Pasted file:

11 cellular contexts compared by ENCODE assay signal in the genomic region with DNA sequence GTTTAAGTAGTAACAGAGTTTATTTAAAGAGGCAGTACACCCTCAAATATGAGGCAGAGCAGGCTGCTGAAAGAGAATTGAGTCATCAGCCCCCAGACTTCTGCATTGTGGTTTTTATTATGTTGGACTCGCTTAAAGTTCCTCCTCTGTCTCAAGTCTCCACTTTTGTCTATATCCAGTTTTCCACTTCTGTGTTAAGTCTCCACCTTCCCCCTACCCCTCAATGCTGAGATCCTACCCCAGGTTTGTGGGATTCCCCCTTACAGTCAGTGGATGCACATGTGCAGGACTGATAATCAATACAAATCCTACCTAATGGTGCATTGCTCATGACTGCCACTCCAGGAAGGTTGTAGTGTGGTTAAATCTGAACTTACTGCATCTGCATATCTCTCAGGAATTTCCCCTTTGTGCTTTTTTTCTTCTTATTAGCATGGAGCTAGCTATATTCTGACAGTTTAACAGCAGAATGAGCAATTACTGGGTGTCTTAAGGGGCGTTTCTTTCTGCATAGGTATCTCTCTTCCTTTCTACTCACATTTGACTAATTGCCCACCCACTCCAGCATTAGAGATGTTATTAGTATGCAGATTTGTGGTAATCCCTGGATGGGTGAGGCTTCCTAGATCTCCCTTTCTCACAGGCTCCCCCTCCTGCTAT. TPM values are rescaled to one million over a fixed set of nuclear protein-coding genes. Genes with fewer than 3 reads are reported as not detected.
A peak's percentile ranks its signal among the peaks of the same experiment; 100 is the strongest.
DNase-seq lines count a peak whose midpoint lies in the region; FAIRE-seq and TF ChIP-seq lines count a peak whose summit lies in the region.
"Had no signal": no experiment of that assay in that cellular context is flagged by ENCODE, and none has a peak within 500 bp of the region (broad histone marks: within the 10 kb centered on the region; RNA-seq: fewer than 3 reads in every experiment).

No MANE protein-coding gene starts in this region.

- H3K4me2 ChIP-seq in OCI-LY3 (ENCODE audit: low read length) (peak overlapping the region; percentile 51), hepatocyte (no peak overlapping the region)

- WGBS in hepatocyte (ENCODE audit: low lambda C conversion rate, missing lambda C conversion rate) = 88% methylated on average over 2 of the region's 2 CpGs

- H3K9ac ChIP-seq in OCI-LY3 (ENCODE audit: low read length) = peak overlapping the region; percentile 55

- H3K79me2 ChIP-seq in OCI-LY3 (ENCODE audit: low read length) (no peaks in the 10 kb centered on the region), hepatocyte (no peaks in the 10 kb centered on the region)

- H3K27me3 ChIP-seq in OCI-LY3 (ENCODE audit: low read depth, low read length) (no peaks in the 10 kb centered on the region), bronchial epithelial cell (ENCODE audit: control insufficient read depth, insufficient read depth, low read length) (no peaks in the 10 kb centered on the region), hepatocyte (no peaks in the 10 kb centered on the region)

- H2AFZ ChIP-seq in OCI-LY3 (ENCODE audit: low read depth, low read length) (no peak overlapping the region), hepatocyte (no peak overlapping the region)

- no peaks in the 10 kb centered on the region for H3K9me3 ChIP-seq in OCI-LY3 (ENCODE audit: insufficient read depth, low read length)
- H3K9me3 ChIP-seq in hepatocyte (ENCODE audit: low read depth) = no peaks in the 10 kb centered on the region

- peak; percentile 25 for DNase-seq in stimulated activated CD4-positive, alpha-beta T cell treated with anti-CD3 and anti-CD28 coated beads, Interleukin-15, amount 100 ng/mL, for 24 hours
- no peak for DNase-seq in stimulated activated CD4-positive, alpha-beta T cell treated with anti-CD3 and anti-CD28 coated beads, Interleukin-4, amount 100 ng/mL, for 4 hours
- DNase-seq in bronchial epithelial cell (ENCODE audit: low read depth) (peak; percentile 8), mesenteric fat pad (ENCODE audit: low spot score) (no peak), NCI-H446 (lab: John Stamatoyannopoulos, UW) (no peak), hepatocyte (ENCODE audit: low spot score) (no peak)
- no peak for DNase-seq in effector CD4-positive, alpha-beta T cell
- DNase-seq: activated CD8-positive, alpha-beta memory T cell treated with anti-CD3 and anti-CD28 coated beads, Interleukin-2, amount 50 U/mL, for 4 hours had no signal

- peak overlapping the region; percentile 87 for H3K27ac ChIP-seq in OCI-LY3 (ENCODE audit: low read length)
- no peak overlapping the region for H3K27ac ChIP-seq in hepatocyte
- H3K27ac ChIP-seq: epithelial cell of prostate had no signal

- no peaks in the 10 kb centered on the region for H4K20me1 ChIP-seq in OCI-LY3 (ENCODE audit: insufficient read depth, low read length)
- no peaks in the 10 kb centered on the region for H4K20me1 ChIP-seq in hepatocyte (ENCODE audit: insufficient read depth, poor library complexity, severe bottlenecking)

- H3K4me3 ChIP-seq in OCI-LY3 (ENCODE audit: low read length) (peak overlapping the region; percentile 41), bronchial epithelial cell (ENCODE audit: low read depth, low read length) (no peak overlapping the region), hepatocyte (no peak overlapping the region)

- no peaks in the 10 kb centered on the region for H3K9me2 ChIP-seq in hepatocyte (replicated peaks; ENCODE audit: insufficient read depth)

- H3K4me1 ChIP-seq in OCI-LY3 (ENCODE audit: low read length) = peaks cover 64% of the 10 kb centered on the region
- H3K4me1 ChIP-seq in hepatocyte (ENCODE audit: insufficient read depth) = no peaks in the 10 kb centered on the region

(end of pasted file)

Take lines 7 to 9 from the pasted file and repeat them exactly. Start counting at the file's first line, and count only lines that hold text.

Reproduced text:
- WGBS in hepatocyte (ENCODE audit: low lambda C conversion rate, missing lambda C conversion rate) = 88% methylated on average over 2 of the region's 2 CpGs

- H3K9ac ChIP-seq in OCI-LY3 (ENCODE audit: low read length) = peak overlapping the region; percentile 55

- H3K79me2 ChIP-seq in OCI-LY3 (ENCODE audit: low read length) (no peaks in the 10 kb centered on the region), hepatocyte (no peaks in the 10 kb centered on the region)